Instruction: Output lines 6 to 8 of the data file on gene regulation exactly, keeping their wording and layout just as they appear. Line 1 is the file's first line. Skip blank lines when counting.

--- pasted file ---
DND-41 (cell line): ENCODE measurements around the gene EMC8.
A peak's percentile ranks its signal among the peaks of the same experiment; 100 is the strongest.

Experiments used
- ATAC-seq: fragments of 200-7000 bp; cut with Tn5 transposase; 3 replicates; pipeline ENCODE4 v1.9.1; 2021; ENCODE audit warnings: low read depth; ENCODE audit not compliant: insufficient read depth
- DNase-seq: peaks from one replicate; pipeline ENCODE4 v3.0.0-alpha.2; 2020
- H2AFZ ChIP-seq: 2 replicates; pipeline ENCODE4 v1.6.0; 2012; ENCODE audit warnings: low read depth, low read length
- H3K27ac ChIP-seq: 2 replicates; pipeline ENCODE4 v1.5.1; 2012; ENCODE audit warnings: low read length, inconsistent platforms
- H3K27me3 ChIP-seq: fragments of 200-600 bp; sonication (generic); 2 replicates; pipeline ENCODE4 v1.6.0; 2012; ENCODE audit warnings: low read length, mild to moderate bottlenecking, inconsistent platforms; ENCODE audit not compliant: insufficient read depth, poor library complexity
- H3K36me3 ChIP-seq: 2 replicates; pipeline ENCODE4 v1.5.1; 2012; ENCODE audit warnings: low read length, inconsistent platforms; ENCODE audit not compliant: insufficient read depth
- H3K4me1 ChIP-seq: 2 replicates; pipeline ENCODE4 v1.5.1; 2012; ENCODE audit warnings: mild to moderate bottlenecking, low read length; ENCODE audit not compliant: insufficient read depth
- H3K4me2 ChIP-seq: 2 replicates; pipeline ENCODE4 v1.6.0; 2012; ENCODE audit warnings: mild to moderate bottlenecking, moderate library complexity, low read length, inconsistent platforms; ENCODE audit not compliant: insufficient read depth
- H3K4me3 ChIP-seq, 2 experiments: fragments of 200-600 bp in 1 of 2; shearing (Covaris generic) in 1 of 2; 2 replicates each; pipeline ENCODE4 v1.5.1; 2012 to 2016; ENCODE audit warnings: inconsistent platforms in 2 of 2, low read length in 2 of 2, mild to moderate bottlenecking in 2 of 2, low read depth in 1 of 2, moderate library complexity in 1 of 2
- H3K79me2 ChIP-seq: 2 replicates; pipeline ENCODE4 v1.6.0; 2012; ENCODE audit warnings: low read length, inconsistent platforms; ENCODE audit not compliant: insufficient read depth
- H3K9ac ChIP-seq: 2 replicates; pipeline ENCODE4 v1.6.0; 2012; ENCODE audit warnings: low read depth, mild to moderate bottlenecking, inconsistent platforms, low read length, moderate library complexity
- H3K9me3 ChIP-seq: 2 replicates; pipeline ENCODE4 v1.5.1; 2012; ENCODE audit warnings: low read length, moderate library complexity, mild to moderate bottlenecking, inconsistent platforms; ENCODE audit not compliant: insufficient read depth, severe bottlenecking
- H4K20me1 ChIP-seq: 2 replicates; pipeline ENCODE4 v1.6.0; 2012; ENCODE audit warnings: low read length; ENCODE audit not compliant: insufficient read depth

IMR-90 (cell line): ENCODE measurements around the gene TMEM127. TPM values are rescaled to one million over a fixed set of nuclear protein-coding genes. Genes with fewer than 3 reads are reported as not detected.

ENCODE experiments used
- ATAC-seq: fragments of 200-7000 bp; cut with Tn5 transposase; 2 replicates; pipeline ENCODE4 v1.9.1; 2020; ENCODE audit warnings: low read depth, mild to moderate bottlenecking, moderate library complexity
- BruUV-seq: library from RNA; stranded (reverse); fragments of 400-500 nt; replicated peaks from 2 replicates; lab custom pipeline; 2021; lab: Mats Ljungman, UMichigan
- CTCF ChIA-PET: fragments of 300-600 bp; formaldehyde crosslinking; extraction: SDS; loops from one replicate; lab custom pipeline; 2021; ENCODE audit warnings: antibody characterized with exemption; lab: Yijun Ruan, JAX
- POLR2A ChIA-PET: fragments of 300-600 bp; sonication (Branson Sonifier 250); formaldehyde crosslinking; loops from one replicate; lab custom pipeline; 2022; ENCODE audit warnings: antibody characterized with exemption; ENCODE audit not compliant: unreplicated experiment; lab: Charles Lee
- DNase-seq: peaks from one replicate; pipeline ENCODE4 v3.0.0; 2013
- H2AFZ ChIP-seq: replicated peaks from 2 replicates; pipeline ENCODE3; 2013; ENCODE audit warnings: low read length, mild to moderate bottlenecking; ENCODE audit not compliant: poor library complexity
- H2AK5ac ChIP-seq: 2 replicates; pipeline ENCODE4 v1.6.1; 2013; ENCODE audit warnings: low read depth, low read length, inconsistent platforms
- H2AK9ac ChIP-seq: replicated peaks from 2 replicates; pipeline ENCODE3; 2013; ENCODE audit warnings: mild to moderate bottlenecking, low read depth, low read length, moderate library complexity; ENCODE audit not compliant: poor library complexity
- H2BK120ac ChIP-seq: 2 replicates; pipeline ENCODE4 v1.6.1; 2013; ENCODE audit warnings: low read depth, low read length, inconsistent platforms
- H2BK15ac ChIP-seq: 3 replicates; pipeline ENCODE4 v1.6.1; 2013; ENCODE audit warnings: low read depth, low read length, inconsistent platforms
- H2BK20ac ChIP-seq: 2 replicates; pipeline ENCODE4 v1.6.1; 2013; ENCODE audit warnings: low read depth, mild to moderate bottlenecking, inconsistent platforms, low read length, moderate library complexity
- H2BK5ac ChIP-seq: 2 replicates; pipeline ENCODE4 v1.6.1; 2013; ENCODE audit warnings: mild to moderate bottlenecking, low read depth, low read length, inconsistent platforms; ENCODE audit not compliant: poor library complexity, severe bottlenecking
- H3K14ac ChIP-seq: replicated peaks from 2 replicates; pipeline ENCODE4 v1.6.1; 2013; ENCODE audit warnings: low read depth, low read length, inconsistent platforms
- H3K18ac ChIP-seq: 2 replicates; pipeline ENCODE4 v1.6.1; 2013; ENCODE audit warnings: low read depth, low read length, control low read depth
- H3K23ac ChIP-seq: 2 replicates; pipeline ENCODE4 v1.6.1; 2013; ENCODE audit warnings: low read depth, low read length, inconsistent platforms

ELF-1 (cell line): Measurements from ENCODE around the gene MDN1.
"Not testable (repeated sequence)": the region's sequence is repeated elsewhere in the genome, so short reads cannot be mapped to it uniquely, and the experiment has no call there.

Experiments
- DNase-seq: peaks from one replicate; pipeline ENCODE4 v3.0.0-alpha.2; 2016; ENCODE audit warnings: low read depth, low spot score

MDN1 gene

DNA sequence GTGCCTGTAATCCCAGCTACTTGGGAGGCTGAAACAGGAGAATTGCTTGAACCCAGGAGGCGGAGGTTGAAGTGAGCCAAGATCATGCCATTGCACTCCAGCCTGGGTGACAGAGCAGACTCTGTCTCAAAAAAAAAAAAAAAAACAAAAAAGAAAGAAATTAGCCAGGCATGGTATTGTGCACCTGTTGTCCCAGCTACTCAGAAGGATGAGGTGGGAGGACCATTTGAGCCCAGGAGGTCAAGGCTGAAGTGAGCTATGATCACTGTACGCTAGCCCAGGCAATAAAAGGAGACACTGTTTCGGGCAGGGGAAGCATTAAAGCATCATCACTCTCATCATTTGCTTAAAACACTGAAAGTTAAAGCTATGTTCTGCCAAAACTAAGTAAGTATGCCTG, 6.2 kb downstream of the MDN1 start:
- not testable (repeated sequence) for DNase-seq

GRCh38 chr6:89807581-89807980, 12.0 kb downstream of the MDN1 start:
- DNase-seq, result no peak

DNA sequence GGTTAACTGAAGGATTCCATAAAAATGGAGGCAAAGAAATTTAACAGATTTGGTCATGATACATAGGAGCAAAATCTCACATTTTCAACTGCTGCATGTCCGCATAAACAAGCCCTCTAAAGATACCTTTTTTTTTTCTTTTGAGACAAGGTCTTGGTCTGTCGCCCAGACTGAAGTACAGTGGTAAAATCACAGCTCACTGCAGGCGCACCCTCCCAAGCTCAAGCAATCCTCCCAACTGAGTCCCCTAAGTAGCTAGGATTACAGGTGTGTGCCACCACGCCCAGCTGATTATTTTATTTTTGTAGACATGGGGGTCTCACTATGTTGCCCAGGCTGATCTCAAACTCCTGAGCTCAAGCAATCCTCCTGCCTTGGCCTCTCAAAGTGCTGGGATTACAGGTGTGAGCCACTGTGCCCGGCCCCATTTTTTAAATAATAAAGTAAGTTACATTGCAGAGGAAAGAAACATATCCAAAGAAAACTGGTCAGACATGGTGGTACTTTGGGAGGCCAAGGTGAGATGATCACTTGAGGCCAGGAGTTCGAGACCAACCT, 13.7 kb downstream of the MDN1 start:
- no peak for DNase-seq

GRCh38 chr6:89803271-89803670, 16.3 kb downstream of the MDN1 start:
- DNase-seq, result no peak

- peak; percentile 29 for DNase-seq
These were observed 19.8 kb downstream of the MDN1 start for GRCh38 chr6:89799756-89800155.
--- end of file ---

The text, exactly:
- H2AFZ ChIP-seq: 2 replicates; pipeline ENCODE4 v1.6.0; 2012; ENCODE audit warnings: low read depth, low read length
- H3K27ac ChIP-seq: 2 replicates; pipeline ENCODE4 v1.5.1; 2012; ENCODE audit warnings: low read length, inconsistent platforms
- H3K27me3 ChIP-seq: fragments of 200-600 bp; sonication (generic); 2 replicates; pipeline ENCODE4 v1.6.0; 2012; ENCODE audit warnings: low read length, mild to moderate bottlenecking, inconsistent platforms; ENCODE audit not compliant: insufficient read depth, poor library complexity